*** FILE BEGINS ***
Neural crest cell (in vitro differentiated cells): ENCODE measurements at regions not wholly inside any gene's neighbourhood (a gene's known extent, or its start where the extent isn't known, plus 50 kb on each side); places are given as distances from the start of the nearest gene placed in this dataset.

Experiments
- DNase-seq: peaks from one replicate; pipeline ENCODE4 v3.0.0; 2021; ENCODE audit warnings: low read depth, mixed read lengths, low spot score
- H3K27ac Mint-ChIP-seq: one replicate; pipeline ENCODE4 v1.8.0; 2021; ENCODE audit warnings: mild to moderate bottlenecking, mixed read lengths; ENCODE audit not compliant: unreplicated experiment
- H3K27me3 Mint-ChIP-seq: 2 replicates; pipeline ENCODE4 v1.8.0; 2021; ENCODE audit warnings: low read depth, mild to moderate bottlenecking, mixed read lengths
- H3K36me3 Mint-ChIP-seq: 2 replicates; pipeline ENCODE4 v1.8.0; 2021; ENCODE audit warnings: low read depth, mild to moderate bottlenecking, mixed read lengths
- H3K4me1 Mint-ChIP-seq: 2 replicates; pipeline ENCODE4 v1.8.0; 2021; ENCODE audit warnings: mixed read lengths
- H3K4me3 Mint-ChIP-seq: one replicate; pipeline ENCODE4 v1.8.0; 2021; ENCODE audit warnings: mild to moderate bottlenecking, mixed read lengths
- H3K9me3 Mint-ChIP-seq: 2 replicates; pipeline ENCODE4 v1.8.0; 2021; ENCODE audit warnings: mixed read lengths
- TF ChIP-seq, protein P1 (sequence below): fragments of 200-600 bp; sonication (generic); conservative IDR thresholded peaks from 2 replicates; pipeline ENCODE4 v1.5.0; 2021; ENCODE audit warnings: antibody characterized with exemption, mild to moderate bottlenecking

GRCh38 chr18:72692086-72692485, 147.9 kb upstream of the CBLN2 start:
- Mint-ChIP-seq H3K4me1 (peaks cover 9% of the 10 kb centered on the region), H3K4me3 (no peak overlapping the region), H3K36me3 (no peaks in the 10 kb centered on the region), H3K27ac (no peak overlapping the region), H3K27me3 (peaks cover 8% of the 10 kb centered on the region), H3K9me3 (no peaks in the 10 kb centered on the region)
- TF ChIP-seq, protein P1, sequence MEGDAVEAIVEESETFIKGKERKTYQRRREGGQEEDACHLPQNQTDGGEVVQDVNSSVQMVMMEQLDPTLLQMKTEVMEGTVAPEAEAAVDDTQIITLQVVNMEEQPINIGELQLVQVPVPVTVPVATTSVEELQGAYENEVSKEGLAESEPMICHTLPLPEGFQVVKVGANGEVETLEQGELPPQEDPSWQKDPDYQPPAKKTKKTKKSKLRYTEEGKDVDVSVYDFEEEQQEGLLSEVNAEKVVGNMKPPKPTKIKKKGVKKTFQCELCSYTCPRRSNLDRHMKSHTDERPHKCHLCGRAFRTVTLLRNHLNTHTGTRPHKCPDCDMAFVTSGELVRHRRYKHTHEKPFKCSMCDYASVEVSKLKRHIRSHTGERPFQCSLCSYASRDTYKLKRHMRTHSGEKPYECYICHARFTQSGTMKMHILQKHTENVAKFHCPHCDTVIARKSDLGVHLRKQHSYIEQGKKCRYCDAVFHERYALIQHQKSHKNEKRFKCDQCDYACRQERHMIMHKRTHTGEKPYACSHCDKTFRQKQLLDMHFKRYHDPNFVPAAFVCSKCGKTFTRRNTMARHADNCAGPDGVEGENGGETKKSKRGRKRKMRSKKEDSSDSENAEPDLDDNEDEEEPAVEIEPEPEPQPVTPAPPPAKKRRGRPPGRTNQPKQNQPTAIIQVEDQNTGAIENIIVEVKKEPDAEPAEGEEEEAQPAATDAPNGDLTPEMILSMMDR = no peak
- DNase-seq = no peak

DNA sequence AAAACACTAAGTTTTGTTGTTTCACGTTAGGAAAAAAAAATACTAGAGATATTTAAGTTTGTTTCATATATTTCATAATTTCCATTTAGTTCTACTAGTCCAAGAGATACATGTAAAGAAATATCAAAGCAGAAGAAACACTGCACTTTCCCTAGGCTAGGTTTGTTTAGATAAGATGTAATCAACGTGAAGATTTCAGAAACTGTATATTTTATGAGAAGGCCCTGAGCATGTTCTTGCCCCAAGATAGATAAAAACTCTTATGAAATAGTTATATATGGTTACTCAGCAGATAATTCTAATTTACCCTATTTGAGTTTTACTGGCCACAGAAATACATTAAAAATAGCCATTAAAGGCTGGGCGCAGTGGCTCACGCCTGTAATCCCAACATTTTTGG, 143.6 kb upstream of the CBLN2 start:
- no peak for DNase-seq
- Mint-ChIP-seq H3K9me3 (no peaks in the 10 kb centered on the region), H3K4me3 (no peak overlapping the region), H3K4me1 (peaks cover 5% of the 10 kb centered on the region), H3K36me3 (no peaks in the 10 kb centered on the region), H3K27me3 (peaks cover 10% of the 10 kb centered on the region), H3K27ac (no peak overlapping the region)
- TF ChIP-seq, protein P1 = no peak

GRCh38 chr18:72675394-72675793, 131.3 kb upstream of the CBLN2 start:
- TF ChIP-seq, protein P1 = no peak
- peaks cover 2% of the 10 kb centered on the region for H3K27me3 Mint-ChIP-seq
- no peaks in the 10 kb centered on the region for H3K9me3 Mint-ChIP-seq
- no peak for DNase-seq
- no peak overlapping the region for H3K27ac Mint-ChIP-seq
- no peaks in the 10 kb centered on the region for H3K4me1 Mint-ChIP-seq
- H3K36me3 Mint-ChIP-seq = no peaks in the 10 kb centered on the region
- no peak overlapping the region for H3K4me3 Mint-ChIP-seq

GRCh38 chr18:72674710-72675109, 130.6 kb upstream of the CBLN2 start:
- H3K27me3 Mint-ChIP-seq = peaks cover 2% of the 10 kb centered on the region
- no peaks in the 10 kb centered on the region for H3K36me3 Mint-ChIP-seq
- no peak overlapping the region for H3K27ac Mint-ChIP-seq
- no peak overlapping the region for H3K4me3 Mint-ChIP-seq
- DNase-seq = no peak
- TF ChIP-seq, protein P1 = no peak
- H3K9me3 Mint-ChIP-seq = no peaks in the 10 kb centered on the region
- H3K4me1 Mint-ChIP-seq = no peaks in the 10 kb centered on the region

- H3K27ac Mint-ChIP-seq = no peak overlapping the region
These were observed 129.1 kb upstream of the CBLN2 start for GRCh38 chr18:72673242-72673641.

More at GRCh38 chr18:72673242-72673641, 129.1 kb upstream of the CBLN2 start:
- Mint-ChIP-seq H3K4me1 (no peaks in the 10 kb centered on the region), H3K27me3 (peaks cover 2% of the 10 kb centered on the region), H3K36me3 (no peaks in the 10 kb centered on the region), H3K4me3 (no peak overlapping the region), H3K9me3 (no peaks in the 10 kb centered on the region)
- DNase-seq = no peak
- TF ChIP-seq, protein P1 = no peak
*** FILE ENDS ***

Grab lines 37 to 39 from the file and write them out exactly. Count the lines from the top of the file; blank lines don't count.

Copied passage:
- H3K27ac Mint-ChIP-seq = no peak overlapping the region
These were observed 129.1 kb upstream of the CBLN2 start for GRCh38 chr18:72673242-72673641.

More at GRCh38 chr18:72673242-72673641, 129.1 kb upstream of the CBLN2 start: